Normally-innocuous low-intensity tactile stimuli applied to inflamed tissue induce a progressive decrease in the mechanical flexion withdrawal threshold, the phenomenon of progressive tactile hypersensitivity (PTH). The effects of the μ opioid receptor agonist morphine, the non-competitive NMDA receptor antagonist MK801 and the tachykinin NK1 receptor antagonist RP67580 on the development and maintenance of PTH has now been investigated behaviourally in rats inflamed 48 h earlier by intraplantar complete Freund's adjuvant injection. A standard protocol of eight light tactile stimuli applied to the dorsum of the inflamed paw every 4 s at 5 min intervals resulted, over 60 min, in a 70% fall in mechanical threshold from the pre-conditioning baseline value. Morphine administered before the tactile stimuli at 0.05 mg/kg i.p. had no effect on either baseline thresholds or PTH. At 0.5 mg/kg, morphine prevented the establishment of PTH without changing baseline thresholds. At 5 mg/kg morphine produced analgesia, increasing thresholds above the baseline. MK801 pre-treatment at 0.01 and 0.001 mg/kg i.p. significantly attenuated the development of progressive tactile hyperalgesia without an effect on basal thresholds. RP67580 pre-treatment at 0.1 mg/kg i.p. had no effect, but at both 1 and 10 mg/kg, attenuated progressive tactile hypersensitivity without changing baseline values. To test the effect of the drugs on established PTH, they were administered 90 min after the commencement of intermittent tactile stimulation to the inflamed hindpaw, when thresholds had reached a plateau. Morphine (0.5 mg/kg) and MK801 (0.01 mg/kg) produced only a small reduction in sensitivity and RP67580 (1 mg/kg) had no effect. These results suggest that the induction of inflammatory progressive tactile hypersensitivity is sensitive to morphine, and to a lesser extent NMDA and NK1 receptor antagonists, but these compounds at a dose that do not alter baseline values, do not normalise established tactile hypersensitivity. Copyright (C) 1998 Internation Association for the Study of Pain. Published by Elsevier Science B.V.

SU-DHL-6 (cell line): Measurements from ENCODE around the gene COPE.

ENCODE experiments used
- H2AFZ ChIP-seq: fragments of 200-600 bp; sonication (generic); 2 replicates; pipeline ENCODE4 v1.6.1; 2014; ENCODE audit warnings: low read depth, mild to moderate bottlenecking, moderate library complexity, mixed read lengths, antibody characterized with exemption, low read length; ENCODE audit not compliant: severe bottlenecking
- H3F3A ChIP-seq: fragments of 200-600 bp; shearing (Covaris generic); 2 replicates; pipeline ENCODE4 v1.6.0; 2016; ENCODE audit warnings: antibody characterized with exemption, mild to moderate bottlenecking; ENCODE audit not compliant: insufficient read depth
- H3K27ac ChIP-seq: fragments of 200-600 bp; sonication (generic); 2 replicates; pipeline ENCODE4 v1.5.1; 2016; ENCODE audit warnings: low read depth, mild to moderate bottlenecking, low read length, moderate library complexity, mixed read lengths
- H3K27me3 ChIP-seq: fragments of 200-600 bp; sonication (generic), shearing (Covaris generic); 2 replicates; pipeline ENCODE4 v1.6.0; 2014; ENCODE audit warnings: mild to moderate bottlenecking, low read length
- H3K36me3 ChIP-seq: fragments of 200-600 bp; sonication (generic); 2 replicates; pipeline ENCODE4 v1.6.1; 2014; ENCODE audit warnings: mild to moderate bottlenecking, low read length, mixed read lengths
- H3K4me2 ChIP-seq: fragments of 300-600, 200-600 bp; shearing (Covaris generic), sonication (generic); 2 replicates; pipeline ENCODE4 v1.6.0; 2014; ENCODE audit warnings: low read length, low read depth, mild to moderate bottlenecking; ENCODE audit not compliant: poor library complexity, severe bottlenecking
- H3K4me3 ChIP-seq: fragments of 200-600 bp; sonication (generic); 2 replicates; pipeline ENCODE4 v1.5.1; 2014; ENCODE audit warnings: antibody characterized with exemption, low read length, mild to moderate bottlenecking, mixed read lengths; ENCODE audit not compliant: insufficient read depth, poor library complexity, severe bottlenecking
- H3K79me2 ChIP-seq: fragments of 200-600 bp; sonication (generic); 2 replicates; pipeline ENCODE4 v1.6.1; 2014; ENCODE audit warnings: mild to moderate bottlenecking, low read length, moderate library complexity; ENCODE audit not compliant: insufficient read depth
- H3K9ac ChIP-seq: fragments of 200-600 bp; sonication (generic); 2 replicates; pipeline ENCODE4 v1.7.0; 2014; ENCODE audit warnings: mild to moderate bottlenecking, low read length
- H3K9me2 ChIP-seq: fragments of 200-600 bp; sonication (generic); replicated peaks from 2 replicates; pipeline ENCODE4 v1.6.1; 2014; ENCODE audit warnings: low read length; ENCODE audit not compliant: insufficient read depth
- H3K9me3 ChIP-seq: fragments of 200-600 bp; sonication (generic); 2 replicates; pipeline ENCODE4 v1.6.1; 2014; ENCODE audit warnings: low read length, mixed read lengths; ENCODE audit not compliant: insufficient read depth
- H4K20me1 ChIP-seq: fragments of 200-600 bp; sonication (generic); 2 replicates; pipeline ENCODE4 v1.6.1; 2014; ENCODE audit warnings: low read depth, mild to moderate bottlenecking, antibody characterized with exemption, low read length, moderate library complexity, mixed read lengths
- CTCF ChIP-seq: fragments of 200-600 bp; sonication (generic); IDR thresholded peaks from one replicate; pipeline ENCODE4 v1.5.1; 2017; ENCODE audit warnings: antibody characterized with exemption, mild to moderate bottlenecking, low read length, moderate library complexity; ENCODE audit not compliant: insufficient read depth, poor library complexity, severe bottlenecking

ASJC Scopus subject areas
- Clinical Neurology
- Anesthesiology and Pain Medicine